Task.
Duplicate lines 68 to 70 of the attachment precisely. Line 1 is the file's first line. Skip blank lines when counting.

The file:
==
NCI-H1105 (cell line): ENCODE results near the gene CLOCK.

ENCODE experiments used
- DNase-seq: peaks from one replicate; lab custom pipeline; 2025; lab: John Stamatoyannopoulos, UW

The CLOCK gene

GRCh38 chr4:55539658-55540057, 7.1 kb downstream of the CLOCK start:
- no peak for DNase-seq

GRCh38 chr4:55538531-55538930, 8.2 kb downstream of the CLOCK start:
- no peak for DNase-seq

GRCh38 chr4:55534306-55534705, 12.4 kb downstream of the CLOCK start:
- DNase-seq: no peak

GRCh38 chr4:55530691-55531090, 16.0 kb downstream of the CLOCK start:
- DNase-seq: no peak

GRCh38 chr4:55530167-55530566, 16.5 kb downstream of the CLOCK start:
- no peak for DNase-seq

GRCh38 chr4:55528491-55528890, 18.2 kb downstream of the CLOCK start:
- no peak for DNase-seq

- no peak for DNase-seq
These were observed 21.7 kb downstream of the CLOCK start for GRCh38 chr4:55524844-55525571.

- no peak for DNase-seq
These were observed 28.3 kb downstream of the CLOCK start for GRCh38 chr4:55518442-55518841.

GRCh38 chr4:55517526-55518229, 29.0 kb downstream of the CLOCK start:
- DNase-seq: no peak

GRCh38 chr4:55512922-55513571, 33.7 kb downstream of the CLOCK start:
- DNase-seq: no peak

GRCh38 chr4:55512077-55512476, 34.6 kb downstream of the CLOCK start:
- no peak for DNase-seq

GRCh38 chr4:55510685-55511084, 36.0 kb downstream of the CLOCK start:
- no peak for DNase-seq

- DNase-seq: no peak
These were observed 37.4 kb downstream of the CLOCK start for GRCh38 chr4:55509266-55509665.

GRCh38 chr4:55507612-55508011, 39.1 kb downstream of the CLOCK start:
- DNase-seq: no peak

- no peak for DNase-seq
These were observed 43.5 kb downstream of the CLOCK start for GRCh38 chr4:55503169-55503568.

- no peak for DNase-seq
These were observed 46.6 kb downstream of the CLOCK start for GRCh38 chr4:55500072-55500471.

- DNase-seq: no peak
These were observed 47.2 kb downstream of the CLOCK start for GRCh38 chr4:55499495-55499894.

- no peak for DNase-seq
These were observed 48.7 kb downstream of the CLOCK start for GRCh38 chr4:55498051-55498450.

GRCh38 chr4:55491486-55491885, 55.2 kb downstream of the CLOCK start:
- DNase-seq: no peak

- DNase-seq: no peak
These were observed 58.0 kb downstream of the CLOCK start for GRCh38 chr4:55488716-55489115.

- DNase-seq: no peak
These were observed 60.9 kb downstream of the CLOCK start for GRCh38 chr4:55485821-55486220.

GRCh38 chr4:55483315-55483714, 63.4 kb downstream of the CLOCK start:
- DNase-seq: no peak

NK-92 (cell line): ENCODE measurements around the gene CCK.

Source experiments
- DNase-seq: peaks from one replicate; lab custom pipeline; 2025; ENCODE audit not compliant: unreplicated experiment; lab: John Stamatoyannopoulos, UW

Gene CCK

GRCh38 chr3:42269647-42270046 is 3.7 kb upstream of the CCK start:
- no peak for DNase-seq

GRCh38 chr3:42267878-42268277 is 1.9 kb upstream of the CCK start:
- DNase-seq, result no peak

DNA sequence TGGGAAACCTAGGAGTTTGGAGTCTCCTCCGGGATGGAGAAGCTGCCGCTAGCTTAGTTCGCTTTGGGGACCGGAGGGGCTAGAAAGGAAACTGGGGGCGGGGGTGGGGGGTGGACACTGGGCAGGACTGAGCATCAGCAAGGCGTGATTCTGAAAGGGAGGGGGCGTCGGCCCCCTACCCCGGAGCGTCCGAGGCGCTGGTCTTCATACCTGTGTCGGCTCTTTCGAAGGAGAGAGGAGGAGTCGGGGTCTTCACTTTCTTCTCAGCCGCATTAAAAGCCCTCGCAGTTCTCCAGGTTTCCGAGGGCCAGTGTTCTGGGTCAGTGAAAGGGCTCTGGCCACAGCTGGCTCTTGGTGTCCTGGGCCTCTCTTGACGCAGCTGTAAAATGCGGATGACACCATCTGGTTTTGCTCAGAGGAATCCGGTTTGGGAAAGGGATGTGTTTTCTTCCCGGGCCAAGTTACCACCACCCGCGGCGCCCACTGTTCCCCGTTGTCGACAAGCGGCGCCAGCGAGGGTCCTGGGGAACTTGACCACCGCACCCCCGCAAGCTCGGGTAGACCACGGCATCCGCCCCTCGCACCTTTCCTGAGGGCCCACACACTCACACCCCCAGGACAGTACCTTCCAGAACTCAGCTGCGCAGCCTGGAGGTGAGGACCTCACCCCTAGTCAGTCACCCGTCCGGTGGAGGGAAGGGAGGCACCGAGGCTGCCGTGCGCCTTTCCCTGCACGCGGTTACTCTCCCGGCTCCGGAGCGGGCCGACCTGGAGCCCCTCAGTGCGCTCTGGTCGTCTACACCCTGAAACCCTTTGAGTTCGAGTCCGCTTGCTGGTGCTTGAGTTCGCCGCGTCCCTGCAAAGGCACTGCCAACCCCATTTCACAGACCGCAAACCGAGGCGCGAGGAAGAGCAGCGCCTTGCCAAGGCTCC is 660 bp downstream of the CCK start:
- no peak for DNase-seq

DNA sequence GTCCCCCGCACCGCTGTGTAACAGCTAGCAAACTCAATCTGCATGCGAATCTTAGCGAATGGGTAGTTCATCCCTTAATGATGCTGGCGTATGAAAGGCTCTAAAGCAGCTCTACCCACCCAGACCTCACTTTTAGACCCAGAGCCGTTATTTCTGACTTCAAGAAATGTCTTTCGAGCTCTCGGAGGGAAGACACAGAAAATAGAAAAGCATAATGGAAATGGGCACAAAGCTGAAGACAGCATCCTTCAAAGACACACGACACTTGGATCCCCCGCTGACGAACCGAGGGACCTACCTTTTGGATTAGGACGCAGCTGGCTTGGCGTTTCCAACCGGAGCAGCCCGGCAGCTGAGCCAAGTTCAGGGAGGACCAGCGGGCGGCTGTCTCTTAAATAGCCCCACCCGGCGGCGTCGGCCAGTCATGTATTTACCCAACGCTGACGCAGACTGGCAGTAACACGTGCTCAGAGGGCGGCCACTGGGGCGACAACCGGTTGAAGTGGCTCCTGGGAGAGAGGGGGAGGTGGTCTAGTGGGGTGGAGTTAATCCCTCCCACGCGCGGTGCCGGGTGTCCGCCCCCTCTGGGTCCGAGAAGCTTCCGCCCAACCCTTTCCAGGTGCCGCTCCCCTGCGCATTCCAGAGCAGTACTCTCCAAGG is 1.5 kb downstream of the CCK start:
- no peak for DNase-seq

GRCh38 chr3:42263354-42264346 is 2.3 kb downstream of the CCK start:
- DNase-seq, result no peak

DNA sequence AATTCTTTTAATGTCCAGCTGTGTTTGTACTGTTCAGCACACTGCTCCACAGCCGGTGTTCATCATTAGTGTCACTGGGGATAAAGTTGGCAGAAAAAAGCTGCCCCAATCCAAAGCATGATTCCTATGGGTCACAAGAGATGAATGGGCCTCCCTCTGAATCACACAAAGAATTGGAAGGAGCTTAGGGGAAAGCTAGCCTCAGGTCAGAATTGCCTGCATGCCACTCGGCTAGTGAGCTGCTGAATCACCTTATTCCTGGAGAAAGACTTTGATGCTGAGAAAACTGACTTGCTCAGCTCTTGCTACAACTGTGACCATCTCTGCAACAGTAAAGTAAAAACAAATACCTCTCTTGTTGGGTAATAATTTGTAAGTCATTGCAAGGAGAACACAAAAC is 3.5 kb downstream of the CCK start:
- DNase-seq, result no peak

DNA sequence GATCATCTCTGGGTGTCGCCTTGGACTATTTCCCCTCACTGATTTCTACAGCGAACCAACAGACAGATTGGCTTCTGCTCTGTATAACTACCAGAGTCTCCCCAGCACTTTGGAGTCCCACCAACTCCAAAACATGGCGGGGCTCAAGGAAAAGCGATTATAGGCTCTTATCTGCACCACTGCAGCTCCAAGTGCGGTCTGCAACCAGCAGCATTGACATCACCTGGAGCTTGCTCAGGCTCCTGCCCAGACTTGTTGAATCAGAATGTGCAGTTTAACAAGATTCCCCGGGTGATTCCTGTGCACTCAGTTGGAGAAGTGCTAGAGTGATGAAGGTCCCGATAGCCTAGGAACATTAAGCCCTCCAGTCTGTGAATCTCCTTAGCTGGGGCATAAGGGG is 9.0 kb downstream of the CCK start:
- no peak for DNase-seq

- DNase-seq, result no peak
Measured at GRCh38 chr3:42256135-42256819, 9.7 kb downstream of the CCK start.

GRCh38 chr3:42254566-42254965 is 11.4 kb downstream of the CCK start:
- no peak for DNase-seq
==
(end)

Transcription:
Measured at GRCh38 chr3:42256135-42256819, 9.7 kb downstream of the CCK start.

GRCh38 chr3:42254566-42254965 is 11.4 kb downstream of the CCK start:
- no peak for DNase-seq